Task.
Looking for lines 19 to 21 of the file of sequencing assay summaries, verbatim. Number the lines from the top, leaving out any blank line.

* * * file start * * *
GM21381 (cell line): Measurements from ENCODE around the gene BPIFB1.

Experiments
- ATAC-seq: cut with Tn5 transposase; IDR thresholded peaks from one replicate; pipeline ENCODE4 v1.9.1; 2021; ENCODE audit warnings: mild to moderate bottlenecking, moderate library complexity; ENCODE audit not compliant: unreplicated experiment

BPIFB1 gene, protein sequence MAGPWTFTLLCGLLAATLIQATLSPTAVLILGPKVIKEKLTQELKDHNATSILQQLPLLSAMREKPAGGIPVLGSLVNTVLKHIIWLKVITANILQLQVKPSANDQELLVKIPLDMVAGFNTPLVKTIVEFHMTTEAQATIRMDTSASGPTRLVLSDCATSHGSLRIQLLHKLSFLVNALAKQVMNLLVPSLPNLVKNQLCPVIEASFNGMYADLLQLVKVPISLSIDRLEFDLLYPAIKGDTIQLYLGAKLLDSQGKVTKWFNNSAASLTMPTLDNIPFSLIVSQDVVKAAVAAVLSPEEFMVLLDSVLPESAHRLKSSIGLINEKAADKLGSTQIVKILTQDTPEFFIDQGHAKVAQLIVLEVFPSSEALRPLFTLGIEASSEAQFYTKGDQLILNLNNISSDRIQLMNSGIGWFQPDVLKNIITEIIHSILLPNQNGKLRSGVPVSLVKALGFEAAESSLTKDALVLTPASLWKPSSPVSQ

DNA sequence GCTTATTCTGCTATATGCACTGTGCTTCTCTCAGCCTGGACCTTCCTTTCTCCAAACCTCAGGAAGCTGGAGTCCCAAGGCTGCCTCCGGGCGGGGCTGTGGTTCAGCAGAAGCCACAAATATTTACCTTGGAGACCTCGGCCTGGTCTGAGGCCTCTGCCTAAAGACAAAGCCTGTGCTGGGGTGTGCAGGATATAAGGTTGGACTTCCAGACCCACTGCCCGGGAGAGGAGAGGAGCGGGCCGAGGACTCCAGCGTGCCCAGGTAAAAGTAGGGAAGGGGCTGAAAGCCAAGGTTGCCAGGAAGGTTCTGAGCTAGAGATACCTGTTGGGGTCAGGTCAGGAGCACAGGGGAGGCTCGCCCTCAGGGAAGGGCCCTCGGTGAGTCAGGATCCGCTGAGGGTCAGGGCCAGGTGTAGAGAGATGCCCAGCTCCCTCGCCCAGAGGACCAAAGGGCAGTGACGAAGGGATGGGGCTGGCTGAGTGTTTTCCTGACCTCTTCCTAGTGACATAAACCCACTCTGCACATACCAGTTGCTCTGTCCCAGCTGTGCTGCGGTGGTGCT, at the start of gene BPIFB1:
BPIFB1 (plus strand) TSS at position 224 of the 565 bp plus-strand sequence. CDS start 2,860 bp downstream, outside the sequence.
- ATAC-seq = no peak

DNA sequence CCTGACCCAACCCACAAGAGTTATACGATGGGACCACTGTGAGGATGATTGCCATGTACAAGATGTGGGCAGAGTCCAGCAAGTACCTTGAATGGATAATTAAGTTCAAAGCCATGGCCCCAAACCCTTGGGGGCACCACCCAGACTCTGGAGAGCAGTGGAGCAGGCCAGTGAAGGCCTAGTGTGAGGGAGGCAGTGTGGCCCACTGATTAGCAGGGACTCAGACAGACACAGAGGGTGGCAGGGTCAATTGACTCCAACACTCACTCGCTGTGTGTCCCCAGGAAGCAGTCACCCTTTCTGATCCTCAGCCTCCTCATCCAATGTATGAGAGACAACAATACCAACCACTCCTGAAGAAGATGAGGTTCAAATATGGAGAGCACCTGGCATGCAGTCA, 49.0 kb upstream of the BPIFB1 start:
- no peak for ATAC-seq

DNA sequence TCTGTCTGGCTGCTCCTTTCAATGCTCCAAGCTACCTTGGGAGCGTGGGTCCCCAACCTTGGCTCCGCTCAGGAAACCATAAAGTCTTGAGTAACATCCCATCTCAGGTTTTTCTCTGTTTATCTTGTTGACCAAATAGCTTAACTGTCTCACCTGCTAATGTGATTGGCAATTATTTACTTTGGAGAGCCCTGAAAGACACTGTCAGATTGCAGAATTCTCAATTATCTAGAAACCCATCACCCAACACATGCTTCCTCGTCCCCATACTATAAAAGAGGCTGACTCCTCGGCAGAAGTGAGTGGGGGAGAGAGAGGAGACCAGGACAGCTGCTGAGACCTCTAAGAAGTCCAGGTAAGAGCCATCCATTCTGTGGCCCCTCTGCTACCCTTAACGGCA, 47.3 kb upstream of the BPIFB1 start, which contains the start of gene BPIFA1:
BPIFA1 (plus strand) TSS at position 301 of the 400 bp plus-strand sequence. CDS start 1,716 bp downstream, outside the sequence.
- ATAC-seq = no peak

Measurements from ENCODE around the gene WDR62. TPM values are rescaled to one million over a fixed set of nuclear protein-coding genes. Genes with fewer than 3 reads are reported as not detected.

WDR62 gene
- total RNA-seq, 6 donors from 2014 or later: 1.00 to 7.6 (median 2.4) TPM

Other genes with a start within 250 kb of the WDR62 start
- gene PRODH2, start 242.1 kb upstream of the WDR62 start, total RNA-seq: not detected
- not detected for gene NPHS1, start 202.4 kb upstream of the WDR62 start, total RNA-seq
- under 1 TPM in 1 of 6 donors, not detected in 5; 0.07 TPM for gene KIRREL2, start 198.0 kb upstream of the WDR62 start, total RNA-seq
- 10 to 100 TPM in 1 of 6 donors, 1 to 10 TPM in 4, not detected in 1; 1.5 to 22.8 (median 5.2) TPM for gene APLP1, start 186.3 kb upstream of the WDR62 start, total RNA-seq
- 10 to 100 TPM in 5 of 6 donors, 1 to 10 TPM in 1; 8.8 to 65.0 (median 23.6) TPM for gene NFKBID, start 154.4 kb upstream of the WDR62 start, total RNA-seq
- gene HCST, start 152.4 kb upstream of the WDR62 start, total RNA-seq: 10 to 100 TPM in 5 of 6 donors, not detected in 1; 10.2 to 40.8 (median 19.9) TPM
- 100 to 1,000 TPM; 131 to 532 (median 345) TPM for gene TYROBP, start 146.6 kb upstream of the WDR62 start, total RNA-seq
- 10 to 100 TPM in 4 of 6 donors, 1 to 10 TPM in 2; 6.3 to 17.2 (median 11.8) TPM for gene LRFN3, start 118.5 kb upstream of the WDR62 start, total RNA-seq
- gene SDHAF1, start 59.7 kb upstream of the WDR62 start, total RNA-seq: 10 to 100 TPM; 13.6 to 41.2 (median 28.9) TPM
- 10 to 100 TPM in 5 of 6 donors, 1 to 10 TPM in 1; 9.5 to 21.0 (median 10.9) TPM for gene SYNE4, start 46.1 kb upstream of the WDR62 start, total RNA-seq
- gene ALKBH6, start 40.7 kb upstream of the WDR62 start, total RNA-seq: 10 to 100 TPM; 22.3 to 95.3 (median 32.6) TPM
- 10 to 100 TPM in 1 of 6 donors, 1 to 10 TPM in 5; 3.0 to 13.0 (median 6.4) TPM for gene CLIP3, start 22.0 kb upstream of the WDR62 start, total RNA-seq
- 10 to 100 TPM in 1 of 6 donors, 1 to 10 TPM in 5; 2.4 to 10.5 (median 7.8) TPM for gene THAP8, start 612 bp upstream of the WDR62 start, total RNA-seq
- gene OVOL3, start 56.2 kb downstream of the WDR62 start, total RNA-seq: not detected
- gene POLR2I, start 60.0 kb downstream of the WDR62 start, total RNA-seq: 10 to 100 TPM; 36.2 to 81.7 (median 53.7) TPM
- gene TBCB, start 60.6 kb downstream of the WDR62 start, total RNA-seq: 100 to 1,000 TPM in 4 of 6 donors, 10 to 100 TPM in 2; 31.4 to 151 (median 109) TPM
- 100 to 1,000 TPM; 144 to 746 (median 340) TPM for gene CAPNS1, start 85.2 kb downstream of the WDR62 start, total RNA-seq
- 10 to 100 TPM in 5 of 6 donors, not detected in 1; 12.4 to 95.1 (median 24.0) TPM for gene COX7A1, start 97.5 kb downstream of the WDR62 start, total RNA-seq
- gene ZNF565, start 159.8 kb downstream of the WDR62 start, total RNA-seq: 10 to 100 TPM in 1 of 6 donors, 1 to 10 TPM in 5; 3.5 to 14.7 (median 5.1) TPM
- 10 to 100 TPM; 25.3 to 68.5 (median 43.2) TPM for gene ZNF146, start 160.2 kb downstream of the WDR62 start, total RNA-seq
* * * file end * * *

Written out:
- under 1 TPM in 1 of 6 donors, not detected in 5; 0.07 TPM for gene KIRREL2, start 198.0 kb upstream of the WDR62 start, total RNA-seq
- 10 to 100 TPM in 1 of 6 donors, 1 to 10 TPM in 4, not detected in 1; 1.5 to 22.8 (median 5.2) TPM for gene APLP1, start 186.3 kb upstream of the WDR62 start, total RNA-seq
- 10 to 100 TPM in 5 of 6 donors, 1 to 10 TPM in 1; 8.8 to 65.0 (median 23.6) TPM for gene NFKBID, start 154.4 kb upstream of the WDR62 start, total RNA-seq